In the publishing industry, a “beta reader” is a human being who reads your unpublished book and provides feedback, not unlike a book review. Beta readers are subjective, and can provide only their opinion, but they can be very useful in gauging how an average reader will respond to your book.
The industry also offers software services such as Grammarly. These are computer programs that analyze your text and compare it with a known standard. They are useful for identifying obvious typos and errors of basic grammar. They are not very useful in providing a subjective or emotional response to your book.
Recently a valued client of mine sent her manuscript to a “beta reader” service. The resulting report had the veneer of personalization, but the work had clearly been done by software.
The “beta reader” said that he or she (the report was unsigned) had submitted the 38,000-word manuscript to a website touting the Flesch Kinkaid system. This is a computer program that “reads” the text, analyzes its content (like Grammarly does), and compares the results to an algorithm. It does not consider the content, nor does it consider whether you’re writing fiction or nonfiction, or even poetry. It then provides a “readability score” of one to 100. The higher the score, the more “readable” your text is. They provide the example of “The Old Man and the Sea” by Ernest Hemingway as having a very high readability score.
The report provided by Flesch Kinkaid listed various words that were “overused,” such as adverbs and prepositions. It was obvious that the software had scanned the manuscript and counted the occurrence of various types of words and punctuation marks, and then flagged the ones that numerically exceeded the algorithm.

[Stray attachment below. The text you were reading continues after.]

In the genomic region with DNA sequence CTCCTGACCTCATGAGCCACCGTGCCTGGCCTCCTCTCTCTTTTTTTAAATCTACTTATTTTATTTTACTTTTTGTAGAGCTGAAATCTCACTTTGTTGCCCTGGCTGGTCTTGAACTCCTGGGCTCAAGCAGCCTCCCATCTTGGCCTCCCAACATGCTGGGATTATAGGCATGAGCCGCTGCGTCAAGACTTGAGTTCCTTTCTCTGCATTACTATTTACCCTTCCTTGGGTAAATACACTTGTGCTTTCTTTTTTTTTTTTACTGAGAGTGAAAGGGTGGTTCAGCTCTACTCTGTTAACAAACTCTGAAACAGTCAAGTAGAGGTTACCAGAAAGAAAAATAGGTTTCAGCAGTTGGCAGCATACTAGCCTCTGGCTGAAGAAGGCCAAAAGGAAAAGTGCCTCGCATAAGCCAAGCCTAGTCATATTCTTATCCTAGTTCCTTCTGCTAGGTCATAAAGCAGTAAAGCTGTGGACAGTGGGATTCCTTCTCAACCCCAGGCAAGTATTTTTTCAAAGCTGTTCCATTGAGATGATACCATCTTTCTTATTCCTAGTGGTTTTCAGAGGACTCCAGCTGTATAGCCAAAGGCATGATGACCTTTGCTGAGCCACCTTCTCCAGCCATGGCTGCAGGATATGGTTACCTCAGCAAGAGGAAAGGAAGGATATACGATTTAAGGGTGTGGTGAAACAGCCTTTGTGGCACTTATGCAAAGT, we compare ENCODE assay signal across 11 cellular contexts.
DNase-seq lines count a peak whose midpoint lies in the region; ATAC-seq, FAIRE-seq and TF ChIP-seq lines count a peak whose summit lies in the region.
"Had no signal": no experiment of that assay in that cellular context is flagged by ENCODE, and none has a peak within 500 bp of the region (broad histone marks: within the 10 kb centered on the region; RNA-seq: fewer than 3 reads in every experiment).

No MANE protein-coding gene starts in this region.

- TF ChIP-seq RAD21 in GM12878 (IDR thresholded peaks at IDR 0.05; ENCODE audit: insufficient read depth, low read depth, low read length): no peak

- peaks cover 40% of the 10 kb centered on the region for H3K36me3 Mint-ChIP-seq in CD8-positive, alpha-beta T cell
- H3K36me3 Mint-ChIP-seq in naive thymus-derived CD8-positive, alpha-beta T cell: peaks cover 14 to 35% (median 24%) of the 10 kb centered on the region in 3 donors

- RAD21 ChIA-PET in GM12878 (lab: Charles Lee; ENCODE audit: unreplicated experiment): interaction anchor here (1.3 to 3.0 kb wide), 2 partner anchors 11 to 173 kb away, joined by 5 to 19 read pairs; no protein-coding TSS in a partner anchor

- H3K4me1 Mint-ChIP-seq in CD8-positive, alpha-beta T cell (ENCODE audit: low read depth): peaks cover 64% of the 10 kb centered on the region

In the report, I was particularly intrigued by the admonitions about font enhancements. After a long explanation about why WRITING IN ALL CAPS is bad (which we never do!), the report said:
“Here are some samples from your book where you use font enhancements unnecessarily, followed by the recommended change:”
The examples were a dozen perfectly innocuous examples of the use of italics.
The report given to my client said this about M-dashes:
“You tend to overuse m-dashes. M-dashes ( — ) are often used in place of parentheses or commas, or to indicate abrupt pauses or interruptions in dialog or action. They are also used to indicate dramatic emphasis. You sometimes incorrectly use n-dashes ( – ) in place of m-dashes. N-dashes should be used for joining words or numbers in a range (eg: 2–5 minutes; January–March). You sometimes use n-dashes in place of hyphens.”
I searched my client’s 38,000-word text and found exactly two places where an M-dash was used incorrectly. As far as “overuse,” that’s purely subjective.
I began to wonder whether there was any human involvement in this so-called beta read! So then I decided to go to the Flesch Kinkaid website and do a few tests myself. They say they can analyze websites, and rate them for readability. For the test, I gave FK articles from two highly technical peer-reviewed websites: “The Journal of Public Health” and “Science Robotics.” These are dense, difficult texts. To my surprise, FK gave both pages high scores for readability – 46.1 and 45, which according to FK were suitable for kids in 9th grade.
Makes you wonder if a highly technical article with a score of 10 would be “readable.”
My point is that these software tools are useful for detecting obvious typos, such as the aforementioned M-dashes. But beta reading? No, that’s not what they do. For that, you must have a real human being.
- Thomas Hauck is a professional freelance ghostwriter, book developer, and occasional beta reader for his global clients.